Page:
From crabs to lizards, some animals can regrow their lost tentacles, tails, or claws after losing them when attacked by predators. While impressive, sea spiders can take things to the next level, capable to regrow certain body parts after amputation -- and this could open the door to new research on regeneration.
Despite their presence throughout the ocean, sea spiders are largely understudied. There are about 1,500 known species of them out there, especially in the polar regions. They can be found in tide pools and on the floor of the deep sea. They are mostly legs (usually eight) and don’t have lungs, obtaining oxygen through their exoskeleton.
So far, nothing that out of the ordinary. But this is where things start to change.
Researchers from the Humboldt University in Berlin found these creatures can regenerate complete parts of their bottom halves, such as muscles, reproductive organs and the anus, or live without them. "Nobody had expected this," Gerhard Scholtz of Humboldt University, senior author of the study, said in a statement.
Looking into sea spiders
In their study, Scholtz and the team of researchers amputated different hind limbs and posterior parts of a group of 23 immature and adult sea spiders Pycnogonum litorale. While there wasn’t regeneration of body parts in adults, some stayed alive two years later. Meanwhile, the juvenile spiders had a complete or near-complete regeneration of body parts.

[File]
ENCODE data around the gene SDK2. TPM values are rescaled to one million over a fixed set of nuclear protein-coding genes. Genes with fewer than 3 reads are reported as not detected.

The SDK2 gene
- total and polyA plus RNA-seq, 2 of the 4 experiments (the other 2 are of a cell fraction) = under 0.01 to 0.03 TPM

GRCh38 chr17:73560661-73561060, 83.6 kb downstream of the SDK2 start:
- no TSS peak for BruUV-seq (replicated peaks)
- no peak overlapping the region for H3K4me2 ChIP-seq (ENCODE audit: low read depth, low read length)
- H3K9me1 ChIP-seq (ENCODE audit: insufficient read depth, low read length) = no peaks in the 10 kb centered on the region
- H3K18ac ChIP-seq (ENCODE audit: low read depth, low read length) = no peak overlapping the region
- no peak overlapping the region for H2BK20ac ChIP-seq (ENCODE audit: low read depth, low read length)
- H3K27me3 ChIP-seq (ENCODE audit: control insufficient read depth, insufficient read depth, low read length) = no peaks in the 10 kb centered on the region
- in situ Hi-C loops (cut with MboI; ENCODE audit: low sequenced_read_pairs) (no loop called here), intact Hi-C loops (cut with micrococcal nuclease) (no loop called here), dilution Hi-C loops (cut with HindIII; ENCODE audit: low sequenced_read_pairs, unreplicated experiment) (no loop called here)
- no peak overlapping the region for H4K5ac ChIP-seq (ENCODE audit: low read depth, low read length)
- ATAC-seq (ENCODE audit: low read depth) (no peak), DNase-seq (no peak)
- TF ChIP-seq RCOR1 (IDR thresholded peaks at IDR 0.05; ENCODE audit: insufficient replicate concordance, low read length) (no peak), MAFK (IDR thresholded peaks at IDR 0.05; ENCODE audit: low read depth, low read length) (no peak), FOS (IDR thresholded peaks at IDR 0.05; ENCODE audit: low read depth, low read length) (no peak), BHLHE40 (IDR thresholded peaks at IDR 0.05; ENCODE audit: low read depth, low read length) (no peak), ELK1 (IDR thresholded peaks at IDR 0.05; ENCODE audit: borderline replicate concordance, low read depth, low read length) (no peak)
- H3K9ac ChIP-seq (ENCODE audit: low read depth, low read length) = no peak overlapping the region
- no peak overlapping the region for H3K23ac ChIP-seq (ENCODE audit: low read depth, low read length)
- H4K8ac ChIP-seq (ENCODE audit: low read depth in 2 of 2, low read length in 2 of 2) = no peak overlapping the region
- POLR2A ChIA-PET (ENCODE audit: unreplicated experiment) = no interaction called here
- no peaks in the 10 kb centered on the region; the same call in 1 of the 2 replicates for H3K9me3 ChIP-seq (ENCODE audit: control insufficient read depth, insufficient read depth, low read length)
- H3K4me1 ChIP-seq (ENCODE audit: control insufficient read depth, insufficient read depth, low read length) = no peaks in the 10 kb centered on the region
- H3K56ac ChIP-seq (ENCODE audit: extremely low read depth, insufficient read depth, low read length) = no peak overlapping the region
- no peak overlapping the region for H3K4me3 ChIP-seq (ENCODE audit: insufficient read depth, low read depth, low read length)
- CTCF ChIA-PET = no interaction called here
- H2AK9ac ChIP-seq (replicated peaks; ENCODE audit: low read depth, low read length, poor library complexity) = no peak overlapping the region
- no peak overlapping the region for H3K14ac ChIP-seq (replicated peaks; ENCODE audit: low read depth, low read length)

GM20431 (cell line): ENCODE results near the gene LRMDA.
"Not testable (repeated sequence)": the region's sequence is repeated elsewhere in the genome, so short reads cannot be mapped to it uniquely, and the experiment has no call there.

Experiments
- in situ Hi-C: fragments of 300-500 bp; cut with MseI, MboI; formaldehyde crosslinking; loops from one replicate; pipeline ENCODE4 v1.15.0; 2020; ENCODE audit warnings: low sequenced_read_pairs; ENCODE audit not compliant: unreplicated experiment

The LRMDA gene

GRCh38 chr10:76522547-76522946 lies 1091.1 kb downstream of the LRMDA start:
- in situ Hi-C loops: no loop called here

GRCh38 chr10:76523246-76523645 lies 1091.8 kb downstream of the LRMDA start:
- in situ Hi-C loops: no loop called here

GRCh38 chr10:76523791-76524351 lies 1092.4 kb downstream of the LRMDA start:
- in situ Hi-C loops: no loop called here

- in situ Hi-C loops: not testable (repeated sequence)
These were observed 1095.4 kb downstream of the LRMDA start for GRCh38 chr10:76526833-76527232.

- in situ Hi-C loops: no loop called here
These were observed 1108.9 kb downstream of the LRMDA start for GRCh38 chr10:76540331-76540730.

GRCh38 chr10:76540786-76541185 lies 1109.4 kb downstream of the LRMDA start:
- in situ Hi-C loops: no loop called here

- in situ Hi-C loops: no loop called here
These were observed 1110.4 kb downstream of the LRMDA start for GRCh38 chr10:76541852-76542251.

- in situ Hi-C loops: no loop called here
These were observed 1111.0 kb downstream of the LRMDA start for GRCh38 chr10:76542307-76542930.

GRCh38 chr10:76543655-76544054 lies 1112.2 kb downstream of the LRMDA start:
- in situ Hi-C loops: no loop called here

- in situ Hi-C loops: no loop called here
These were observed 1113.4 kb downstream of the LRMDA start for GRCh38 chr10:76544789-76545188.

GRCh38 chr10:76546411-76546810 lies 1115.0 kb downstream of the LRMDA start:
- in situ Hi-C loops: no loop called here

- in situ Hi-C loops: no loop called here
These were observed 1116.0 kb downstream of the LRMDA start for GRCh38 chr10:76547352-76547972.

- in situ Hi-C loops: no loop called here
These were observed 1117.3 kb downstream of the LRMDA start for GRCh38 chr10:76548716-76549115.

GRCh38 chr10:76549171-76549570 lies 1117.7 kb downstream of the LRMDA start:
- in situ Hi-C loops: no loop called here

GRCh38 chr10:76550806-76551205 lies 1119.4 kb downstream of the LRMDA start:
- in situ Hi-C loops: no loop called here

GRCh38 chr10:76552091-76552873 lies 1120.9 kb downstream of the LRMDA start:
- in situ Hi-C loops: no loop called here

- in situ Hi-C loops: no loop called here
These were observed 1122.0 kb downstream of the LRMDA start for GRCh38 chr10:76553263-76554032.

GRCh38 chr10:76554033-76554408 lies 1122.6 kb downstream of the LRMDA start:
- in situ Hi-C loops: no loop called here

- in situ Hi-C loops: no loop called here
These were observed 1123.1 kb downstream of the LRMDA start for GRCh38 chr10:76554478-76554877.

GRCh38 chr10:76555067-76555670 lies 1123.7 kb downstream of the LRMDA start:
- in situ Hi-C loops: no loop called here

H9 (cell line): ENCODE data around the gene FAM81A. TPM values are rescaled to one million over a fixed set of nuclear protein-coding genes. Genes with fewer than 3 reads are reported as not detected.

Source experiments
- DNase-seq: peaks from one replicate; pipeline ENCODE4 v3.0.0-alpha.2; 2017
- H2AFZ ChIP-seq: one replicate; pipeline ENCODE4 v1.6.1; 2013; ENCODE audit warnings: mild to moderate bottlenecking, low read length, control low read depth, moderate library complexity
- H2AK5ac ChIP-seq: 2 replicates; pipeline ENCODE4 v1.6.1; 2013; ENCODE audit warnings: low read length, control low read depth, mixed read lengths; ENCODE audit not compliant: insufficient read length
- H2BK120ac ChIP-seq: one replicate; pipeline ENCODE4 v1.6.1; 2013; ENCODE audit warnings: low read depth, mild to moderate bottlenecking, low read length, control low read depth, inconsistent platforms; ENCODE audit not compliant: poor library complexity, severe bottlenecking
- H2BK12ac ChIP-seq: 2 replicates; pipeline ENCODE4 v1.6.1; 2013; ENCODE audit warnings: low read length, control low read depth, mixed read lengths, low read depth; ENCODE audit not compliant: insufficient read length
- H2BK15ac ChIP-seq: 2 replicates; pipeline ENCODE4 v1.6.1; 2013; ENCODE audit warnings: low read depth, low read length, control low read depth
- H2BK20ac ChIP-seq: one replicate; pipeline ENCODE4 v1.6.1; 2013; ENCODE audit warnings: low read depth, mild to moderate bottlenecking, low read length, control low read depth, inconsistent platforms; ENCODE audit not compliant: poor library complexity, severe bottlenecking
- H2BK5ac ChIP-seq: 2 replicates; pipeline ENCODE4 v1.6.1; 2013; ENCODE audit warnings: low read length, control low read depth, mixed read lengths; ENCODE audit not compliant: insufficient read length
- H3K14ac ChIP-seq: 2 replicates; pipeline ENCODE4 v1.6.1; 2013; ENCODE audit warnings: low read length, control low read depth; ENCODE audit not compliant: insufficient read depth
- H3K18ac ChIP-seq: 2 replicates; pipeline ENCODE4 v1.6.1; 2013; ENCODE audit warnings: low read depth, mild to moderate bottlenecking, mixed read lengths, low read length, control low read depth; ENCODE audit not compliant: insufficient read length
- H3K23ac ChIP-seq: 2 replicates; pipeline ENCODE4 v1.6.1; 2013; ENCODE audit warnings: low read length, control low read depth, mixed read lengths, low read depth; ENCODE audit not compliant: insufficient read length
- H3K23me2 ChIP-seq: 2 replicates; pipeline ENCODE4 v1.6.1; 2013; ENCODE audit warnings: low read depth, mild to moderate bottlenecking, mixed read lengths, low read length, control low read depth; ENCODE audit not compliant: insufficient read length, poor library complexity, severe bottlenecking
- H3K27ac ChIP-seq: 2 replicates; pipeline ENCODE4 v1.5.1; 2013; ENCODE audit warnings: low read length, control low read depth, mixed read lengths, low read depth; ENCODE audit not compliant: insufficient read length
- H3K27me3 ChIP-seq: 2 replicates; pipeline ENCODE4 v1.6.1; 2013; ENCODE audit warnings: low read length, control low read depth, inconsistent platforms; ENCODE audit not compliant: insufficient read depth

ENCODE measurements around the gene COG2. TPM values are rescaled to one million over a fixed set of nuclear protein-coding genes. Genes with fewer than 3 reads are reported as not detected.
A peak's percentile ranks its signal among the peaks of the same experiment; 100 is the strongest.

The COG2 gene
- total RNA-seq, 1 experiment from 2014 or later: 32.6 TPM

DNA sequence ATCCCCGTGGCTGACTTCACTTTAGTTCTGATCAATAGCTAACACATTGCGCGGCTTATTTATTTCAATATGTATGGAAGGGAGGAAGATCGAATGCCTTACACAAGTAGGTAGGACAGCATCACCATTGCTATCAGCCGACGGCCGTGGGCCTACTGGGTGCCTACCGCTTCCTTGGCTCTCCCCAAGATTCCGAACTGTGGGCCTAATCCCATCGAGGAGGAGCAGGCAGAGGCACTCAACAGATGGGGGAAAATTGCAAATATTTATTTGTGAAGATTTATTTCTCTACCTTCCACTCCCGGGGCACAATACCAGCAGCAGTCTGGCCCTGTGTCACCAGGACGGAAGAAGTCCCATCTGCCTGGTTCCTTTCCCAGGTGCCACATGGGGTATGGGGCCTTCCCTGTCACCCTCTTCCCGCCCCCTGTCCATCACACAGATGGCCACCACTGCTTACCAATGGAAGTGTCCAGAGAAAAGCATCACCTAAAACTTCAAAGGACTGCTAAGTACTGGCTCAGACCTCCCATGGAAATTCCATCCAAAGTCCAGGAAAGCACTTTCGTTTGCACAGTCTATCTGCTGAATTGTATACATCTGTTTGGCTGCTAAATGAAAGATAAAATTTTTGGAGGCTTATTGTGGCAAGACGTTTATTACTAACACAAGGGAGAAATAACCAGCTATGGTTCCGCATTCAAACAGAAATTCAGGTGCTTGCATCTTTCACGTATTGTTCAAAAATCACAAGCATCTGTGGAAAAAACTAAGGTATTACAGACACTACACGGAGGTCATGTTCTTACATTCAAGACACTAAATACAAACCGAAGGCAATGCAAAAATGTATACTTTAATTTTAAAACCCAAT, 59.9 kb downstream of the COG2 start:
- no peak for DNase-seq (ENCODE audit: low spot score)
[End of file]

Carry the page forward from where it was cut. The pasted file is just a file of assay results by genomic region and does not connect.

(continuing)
This included the musculature, parts of reproductive organs, the hindgut, and the anus. Over 90% of the sea spiders survived long-term, and 16 of the young ones molted at least once, the researchers found. They also observed regrowth of the posterior in 14 of the young sea spiders, while none of the adult specimens molted or regenerated.
Regeneration capabilities change throughout the animal kingdom, with many creatures able to fully regenerate at least some limbs. Flatworms, for example, can regrow their body just from a few cells. Last year researchers could regrow a lost leg from an African clawed frog, unable to naturally regenerate its limbs, using drugs.
Vertebrates, including humans, have almost no regeneration capability, with some exceptions. Lizards can regrow their tails, for example. And humans can regrow their liver to full size after being halved, with children also capable of regrowing the tips of their fingers. However, the loss of a limb can’t be restored naturally in any mammal.
The researchers said their findings could lead to further research in the field. There are many different species that can be tested as they did with sea spiders, Scholtz said in a statement. Their next step could be to discover the mechanism behind the regrowth, he said, finding out what happens on the cellular and molecular level.
"Perhaps there are stem cells involved which are undifferentiated cells that can assume new shape and fate?” Scholtz said. "In the end, maybe the mechanisms we detect in arthropods may help medical treatments of limb loss or finger loss and so on in humans. This is always the hope."
The study was published in the journal PNAS.